I was delighted to sell the work I exhibited in Oxford North Canterbury, which is this one below.  Wyrbills are the only bird on the planet with a bill that bends to the right – it is endangered due to habitat loss on the braided rivers of the South Island of New Zealand, where this species breeds, and on the distant shores it visits during its annual migration to overwinter in warmer climes.  It is also endangered due to predators and weed invasion of the bare rock covered areas of the braided rivers where the eggs are laid amongst the rocks.  In conjunction with Braided River Aid, the gallery hosted a panel discussion with two Canterbury University academics from the Biological Sciences department who are researching nearly everything you can think of to help these and other endangered birds.

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The rocks are coloured with pigments from the river rocks.  You can see the curve of the bill in this sketch below!

 

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Harakeke colours

6 November, 2016

Solar dyes.  Some colours of Harakeke.

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Spring 2016 in Oxford, North Canterbury

22 October, 2016

Catching the spring before it fades…

A low of -1 degrees Celsius overnight, but a clear blue sky this morning means now I can get the washing dried on the line!  Snow on the mountains arrived as well.  I could not resist taking the camera out to record the plants in the garden.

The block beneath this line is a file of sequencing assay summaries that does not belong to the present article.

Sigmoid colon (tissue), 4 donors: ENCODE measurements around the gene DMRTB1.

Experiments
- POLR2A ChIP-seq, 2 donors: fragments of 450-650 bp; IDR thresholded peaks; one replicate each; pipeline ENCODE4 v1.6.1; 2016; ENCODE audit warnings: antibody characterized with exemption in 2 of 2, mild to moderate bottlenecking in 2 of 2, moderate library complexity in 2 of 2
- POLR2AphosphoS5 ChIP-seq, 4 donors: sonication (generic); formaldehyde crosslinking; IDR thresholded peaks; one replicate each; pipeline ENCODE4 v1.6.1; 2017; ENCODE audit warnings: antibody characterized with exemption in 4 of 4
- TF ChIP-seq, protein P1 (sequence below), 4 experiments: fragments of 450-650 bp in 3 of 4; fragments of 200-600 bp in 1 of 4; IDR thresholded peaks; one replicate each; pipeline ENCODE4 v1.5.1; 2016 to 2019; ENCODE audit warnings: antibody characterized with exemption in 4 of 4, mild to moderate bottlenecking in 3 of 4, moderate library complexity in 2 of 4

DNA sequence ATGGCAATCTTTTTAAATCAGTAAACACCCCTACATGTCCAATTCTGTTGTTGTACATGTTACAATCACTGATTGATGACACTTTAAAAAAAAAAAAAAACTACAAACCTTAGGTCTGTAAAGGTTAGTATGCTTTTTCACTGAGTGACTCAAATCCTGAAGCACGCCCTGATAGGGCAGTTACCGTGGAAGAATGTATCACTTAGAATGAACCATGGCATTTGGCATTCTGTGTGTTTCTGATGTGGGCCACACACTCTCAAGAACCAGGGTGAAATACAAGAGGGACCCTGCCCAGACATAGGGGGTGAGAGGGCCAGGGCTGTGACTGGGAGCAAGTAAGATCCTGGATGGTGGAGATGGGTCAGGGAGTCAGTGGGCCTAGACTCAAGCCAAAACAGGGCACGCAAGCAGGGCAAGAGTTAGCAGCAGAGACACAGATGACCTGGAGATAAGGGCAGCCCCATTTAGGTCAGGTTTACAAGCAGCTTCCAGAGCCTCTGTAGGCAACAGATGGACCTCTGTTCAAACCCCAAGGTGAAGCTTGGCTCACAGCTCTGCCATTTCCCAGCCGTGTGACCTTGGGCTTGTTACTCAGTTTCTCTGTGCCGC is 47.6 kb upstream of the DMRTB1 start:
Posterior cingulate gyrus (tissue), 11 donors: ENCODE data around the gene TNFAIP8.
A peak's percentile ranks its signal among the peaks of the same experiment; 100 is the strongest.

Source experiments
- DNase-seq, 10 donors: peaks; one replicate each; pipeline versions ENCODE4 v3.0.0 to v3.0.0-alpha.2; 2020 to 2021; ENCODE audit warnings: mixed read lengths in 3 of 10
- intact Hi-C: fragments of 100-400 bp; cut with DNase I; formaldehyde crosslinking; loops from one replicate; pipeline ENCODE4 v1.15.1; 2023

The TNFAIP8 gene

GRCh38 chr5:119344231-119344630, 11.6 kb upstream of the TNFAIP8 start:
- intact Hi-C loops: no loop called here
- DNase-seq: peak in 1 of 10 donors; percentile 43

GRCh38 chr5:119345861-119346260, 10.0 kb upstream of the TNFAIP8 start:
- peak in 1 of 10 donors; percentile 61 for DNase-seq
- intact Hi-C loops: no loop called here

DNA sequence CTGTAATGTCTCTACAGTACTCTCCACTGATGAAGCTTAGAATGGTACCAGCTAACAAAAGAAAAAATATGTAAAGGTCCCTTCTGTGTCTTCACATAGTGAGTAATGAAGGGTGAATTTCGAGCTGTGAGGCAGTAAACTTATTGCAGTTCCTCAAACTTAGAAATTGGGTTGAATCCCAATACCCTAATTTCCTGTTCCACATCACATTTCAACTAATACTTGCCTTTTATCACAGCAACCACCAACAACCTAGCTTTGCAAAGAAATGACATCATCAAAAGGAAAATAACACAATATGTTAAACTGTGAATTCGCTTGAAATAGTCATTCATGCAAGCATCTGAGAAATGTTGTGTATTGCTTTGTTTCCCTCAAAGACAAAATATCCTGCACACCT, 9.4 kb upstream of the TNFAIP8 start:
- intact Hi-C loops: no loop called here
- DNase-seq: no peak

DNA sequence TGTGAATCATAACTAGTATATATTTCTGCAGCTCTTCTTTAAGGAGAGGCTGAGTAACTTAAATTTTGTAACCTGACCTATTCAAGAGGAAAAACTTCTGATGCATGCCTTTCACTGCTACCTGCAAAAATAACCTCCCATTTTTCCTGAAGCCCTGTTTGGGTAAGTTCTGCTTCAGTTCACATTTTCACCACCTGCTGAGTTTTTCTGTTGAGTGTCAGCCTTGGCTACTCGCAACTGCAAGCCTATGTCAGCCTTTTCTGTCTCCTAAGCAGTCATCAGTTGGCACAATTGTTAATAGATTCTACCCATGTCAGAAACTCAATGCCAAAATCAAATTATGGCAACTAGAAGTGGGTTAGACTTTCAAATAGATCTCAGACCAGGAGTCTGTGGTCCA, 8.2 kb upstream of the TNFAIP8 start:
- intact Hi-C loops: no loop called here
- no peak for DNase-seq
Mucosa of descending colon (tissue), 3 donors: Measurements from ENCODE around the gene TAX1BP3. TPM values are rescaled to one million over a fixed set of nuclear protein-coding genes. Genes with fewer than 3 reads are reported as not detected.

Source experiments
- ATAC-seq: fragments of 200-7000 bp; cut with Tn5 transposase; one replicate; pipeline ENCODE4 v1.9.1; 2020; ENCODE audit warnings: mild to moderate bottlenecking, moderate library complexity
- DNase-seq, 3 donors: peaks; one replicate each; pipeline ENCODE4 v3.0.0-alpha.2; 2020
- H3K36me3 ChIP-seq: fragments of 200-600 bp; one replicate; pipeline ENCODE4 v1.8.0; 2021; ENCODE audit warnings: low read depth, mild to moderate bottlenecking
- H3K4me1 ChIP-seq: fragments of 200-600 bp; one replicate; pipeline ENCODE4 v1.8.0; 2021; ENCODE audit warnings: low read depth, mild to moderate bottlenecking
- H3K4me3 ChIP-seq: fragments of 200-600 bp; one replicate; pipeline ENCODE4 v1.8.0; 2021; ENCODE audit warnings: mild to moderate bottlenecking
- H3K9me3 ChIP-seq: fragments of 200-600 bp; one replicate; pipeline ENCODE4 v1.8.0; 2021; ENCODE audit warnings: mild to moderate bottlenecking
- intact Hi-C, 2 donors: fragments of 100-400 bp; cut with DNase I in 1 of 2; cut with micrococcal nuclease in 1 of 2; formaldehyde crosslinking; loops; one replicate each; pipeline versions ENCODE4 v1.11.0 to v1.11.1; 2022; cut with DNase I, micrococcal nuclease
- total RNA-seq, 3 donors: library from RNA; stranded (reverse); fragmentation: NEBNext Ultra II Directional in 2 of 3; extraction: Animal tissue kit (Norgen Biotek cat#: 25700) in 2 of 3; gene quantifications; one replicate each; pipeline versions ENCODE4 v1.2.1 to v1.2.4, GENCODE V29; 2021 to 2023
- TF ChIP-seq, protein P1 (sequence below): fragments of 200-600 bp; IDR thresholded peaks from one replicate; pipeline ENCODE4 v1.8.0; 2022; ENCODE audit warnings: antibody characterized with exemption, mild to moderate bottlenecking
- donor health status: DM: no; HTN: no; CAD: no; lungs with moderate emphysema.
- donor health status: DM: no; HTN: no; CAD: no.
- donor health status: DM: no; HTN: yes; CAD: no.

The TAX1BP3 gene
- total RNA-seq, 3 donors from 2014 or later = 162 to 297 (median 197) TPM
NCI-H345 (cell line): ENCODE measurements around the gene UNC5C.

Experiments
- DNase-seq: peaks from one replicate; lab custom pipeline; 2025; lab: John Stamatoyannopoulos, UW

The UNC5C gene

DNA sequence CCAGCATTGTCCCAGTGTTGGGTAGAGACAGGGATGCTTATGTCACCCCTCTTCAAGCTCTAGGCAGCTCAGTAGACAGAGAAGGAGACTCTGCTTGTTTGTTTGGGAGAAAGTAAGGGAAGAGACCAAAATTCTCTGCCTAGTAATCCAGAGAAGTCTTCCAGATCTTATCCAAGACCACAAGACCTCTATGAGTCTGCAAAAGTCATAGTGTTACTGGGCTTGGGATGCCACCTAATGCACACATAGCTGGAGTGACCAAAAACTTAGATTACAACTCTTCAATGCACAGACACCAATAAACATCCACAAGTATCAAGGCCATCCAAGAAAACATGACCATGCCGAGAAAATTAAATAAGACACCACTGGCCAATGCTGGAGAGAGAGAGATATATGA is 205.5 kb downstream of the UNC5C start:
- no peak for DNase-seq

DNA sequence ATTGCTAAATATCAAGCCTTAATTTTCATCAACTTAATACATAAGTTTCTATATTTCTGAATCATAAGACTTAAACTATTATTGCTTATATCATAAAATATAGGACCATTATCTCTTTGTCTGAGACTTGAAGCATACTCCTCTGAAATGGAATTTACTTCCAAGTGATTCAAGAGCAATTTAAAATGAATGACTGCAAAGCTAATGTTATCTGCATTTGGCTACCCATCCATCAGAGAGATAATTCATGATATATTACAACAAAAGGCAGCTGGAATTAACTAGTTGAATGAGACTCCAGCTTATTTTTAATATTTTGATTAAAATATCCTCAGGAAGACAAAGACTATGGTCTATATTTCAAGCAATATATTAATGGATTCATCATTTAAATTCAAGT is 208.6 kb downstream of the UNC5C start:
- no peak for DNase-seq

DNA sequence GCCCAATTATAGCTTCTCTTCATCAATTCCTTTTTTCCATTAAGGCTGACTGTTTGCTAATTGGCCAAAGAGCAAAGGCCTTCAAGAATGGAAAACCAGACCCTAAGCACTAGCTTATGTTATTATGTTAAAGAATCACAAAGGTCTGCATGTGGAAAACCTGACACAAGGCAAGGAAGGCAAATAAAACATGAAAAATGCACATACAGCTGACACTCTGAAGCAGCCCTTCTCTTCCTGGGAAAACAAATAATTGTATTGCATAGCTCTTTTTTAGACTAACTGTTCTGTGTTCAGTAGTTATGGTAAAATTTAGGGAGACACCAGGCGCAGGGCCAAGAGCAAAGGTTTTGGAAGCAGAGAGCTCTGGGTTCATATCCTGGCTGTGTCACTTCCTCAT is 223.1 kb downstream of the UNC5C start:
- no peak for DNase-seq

I always fight between clearing or not clearing the ‘weeds’ as clearing them disturbs everything in the flower beds.  Then when the dry, hot days arrive I think the weeds would help to keep the soil moist.  But I know that the strong weeds would overtake the cultivated plants.  The vegetable and fruit trees and bushes are looking at their best just now.  Lots of Ladybirds – hope they and the birds do a good job controlling the aphids.  It is a balancing act between taking action and just observing.  A new location brings a new set of conditions.  I am intrigued at the different biodiversity existing in two locations 2 kilometres apart from each other.  We have fewer birds and habitats for them here than at the last place.  I’ve started reading my permaculture book again.  Need a jungle.

There are some lovely black blue iris flowers just opening – will they make some dye?

My painting, the last image, now looks just like Spring!

 

Paintmaking in the Gallery

20 October, 2016

As part of our group exhibition, Accumulative, I will be in the Arts in Oxford Gallery this Sunday 23 October from 10.30 am until 4 pm making paint from rock from the Canterbury area and further afield.

Hope to see you there!

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Accumulative exhibition Print

12 October, 2016

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Waimakariri Near and Far, mono print on paper.  Detail of one of my Accumulative exhibition prints with Waimakariri and Waikari rock paints.